Black Lung

Black Lung: Anatomy of a Public Health Disaster

ALAN DERICKSON
Copyright Date: 1998
Edition: 1
Published by: Cornell University Press
https://www.jstor.org/stable/10.7591/j.ctt1287f9d
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  • Book Info
    Black Lung
    Book Description:

    In the definitive history of a twentieth-century public health disaster, Alan Derickson recounts how, for decades after methods of prevention were known, hundreds of thousands of American miners suffered and died from black lung, a respiratory illness caused by the inhalation of coal mine dust. The combined failure of government, medicine, and industry to halt the spread of this disease-and even to acknowledge its existence-resulted in a national tragedy, the effects of which are still being felt.

    The book begins in the late nineteenth century, when the disorders brought on by exposure to coal mine dust were first identified as components of a debilitating and distinctive illness. For several decades thereafter, coal miners' dust disease was accepted, in both lay and professional circles, as a major industrial disease. Derickson describes how after the turn of the century medical professionals and industry representatives worked to discredit and supplant knowledge about black lung, with such success that this disease ceased to be recognized. Many authorities maintained that breathing coal mine dust was actually beneficial to health.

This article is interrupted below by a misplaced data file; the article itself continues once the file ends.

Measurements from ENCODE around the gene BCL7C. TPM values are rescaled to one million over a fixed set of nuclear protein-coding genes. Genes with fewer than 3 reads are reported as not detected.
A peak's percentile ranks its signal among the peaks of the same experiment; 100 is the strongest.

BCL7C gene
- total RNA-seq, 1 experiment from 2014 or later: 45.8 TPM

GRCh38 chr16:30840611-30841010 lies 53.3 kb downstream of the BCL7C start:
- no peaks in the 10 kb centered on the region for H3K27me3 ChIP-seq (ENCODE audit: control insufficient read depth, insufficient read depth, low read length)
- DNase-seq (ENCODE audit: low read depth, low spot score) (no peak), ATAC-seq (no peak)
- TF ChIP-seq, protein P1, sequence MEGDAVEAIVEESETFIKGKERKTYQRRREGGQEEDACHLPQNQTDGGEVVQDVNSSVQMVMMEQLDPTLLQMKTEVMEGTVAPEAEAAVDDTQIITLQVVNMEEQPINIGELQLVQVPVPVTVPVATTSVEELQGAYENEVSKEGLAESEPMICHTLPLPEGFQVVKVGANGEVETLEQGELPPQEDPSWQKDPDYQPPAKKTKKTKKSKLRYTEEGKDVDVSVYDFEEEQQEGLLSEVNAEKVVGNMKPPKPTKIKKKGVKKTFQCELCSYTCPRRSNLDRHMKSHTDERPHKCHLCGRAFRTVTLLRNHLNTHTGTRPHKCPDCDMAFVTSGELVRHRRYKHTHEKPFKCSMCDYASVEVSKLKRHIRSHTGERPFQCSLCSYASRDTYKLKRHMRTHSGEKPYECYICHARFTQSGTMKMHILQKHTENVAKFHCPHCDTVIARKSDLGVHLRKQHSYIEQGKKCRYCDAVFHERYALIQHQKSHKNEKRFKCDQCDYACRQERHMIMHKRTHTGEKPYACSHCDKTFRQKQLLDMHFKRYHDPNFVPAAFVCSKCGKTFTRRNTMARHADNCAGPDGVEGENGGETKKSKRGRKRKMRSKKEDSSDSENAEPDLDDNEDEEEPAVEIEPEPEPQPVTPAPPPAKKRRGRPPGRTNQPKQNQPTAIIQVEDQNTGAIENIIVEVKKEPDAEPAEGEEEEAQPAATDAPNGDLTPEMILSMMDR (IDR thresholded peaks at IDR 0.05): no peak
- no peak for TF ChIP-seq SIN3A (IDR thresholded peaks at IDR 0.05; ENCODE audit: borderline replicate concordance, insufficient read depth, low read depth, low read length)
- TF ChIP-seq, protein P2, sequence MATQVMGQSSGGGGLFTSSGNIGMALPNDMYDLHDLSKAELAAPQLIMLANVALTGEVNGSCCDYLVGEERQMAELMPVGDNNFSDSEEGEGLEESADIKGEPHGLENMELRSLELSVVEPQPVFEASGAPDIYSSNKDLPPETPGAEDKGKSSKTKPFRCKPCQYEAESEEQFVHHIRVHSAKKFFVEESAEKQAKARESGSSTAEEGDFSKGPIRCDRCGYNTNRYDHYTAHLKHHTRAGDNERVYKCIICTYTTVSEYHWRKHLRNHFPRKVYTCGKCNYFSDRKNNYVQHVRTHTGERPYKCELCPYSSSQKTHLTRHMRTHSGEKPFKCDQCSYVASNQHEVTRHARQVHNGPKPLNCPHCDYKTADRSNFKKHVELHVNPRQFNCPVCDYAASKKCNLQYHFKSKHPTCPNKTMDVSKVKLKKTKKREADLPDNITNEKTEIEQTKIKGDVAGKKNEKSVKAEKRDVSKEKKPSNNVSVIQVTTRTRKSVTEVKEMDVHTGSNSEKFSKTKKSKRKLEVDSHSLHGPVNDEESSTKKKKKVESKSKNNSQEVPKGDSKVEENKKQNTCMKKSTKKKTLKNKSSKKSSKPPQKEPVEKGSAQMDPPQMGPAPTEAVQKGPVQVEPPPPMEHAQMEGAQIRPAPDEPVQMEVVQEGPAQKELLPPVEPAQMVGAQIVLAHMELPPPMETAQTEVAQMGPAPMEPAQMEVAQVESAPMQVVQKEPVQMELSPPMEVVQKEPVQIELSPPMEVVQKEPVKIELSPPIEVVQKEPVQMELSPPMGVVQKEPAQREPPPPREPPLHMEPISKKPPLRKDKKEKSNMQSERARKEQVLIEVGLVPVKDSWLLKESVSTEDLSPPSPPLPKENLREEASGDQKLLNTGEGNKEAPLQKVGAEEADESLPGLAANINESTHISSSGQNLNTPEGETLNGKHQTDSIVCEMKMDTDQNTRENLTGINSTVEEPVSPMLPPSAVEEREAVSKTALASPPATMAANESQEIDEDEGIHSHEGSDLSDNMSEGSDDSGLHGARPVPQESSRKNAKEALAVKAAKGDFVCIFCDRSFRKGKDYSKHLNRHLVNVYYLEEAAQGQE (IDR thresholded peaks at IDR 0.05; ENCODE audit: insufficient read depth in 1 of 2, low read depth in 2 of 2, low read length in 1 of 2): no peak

Derickson shows that activists ultimately forced society to overcome its complacency about this deadly and preventable disease. He chronicles the growth of an unprecedented movement-from the turn-of-the-century miners' union, to the social medicine activists in the mid-twentieth century, and the black lung insurgents of the late sixties-which eventually won landmark protections and compensation with the enactment of the Federal Coal Mine Health and Safety Act in 1969. An extraordinary work of scholarship,Black Lungexposes the enormous human cost of producing the energy source responsible for making the United States the world's preeminent industrial nation.

    eISBN: 978-0-8014-7155-1
    Subjects: History, Health Sciences, Political Science

Table of Contents

  1. Front Matter
    (pp. i-vi)
  2. Table of Contents
    (pp. vii-viii)
  3. ILLUSTRATIONS
    (pp. ix-x)
  4. PREFACE
    (pp. xi-xiv)
    Alan Derickson
  5. ABBREVIATIONS
    (pp. xv-xviii)
  6. CHAPTER ONE THEY SPIT A BLACK SUBSTANCE
    (pp. 1-21)